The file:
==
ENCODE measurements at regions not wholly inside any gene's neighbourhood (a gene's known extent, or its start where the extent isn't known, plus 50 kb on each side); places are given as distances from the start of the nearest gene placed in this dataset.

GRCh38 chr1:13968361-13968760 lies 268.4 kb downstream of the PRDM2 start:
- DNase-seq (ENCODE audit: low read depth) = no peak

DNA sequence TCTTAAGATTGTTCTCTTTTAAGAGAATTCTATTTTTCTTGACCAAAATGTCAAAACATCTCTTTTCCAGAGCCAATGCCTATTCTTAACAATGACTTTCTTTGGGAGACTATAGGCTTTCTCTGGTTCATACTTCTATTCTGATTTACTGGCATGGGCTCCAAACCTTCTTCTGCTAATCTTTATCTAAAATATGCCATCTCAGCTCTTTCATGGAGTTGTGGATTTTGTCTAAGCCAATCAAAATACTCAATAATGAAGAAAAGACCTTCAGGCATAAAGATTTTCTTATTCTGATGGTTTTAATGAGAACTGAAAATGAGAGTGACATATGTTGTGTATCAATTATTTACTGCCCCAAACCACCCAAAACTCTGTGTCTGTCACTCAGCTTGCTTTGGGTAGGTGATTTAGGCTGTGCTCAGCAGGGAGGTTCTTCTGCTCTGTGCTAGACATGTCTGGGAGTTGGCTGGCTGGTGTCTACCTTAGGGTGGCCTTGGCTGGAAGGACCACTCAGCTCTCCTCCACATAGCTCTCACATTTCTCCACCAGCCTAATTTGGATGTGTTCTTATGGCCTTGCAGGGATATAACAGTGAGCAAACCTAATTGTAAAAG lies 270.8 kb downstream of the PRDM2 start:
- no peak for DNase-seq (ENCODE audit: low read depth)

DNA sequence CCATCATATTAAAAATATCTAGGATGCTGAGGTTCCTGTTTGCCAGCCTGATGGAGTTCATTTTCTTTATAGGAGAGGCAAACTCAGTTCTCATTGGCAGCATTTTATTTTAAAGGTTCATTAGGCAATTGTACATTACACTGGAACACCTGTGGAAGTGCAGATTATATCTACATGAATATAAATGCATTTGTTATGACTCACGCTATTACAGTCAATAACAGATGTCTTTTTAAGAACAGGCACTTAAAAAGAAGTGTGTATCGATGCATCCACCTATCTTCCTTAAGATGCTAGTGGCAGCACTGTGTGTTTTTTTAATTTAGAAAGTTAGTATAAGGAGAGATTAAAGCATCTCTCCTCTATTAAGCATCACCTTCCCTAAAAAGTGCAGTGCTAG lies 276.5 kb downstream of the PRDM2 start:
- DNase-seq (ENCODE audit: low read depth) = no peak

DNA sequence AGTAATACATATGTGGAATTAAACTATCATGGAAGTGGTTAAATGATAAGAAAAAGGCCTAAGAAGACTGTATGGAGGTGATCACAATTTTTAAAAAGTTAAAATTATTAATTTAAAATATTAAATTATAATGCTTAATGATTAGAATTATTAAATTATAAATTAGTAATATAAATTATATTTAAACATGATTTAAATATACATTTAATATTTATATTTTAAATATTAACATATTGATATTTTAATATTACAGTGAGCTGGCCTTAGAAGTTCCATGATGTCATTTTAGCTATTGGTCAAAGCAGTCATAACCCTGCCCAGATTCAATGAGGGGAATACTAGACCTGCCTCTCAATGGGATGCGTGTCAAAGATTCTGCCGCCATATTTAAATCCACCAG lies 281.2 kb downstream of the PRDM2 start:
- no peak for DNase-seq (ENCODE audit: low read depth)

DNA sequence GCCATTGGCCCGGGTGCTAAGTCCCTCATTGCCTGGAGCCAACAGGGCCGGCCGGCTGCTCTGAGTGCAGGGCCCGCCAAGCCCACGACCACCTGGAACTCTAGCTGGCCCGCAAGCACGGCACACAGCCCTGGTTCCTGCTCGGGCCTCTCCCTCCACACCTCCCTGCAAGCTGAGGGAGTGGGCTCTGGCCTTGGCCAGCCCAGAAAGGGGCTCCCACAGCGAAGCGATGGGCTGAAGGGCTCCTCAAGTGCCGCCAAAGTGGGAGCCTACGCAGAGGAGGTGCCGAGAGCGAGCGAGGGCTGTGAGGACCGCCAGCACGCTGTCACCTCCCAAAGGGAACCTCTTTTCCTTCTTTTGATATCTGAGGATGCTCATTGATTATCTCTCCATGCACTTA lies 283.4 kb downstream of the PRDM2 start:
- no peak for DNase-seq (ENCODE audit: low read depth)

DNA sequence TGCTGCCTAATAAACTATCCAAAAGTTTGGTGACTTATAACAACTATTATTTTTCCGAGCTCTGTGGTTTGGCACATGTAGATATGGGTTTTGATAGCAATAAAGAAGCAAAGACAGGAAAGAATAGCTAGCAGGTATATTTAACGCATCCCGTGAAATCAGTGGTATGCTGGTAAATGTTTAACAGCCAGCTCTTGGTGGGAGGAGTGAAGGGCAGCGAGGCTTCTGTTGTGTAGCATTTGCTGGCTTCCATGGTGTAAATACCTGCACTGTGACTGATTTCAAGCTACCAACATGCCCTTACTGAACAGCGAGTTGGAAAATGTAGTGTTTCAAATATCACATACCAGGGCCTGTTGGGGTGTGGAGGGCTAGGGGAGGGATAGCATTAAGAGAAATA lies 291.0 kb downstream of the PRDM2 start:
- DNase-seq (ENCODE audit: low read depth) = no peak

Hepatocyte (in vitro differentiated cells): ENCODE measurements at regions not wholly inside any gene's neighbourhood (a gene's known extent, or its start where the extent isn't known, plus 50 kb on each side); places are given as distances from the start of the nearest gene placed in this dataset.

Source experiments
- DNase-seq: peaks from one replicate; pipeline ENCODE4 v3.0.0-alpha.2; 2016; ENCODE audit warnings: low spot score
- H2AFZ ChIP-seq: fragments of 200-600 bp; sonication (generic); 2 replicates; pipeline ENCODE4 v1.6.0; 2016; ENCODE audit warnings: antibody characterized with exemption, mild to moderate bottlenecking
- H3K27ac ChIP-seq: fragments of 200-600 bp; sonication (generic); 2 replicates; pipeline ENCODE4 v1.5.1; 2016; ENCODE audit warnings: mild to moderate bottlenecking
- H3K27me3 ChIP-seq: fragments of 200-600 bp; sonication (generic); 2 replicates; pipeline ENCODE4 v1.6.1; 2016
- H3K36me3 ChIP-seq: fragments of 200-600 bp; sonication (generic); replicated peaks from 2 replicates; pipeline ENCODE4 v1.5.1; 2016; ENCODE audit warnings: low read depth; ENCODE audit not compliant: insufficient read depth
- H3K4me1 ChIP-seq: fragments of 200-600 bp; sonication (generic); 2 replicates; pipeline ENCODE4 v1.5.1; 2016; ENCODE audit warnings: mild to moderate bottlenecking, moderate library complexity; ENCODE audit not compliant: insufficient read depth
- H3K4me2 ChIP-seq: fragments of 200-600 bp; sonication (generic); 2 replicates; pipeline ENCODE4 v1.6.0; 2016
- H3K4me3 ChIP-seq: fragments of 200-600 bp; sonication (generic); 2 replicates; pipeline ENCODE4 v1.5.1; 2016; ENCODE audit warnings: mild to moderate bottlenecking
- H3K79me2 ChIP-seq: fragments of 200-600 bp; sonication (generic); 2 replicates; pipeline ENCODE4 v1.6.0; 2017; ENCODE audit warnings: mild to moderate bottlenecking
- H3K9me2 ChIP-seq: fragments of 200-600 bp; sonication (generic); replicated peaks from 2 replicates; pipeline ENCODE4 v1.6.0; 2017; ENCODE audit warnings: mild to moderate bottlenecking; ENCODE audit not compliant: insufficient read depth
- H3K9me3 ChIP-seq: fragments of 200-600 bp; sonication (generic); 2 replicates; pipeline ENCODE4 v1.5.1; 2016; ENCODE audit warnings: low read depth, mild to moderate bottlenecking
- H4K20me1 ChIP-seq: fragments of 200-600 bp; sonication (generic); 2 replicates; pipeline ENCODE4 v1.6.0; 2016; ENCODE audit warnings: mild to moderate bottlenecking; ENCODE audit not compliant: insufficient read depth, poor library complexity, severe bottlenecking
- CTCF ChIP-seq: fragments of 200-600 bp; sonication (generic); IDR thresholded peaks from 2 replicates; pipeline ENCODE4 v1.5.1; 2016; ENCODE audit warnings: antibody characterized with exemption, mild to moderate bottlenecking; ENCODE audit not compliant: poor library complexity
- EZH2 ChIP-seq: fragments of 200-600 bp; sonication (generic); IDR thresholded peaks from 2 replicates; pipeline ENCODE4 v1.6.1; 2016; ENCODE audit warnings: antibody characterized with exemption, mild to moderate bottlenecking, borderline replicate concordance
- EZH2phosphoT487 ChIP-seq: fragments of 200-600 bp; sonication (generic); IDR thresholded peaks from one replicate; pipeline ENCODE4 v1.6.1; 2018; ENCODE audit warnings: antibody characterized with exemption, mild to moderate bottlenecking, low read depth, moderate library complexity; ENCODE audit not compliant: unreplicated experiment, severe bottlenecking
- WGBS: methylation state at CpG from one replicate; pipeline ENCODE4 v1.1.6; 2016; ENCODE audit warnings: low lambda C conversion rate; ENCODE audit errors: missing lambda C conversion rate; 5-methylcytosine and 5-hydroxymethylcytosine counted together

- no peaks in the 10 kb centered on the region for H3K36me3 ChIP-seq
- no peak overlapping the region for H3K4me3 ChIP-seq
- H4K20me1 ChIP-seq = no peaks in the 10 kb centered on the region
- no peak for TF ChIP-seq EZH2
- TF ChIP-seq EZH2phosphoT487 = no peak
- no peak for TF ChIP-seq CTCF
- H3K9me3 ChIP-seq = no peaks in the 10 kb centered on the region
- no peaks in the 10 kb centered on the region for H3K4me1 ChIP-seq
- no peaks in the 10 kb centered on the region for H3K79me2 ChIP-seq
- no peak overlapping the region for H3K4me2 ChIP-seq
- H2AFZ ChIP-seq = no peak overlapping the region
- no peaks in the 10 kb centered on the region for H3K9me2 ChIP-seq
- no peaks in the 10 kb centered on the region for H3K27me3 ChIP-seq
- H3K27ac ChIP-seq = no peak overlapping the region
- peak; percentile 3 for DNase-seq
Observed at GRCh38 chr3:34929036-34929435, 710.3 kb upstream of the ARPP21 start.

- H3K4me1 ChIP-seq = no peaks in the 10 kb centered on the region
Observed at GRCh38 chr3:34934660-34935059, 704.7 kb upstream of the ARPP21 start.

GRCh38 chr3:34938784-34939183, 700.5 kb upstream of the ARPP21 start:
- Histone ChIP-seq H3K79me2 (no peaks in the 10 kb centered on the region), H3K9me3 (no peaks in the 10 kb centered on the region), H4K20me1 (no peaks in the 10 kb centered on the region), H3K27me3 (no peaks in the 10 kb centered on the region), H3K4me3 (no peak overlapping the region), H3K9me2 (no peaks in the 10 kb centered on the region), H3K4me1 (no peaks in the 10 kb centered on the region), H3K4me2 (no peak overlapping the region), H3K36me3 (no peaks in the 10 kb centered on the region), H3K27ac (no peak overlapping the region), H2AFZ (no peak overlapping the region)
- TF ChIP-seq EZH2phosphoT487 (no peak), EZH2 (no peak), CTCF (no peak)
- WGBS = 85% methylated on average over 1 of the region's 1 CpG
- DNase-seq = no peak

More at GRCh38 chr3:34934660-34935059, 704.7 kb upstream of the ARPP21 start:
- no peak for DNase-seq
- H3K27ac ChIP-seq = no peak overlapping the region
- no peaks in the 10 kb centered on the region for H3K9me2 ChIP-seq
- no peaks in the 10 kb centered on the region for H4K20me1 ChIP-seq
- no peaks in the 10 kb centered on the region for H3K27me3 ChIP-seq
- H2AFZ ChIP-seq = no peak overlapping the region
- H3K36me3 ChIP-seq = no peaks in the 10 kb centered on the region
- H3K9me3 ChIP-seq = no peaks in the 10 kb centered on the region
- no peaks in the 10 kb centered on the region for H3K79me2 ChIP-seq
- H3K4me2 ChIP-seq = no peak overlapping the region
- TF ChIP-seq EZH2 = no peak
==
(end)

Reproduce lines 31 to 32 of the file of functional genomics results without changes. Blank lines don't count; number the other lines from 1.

- WGBS: methylation state at CpG from one replicate; pipeline ENCODE4 v1.1.6; 2016; ENCODE audit warnings: low lambda C conversion rate; ENCODE audit errors: missing lambda C conversion rate; 5-methylcytosine and 5-hydroxymethylcytosine counted together

- no peaks in the 10 kb centered on the region for H3K36me3 ChIP-seq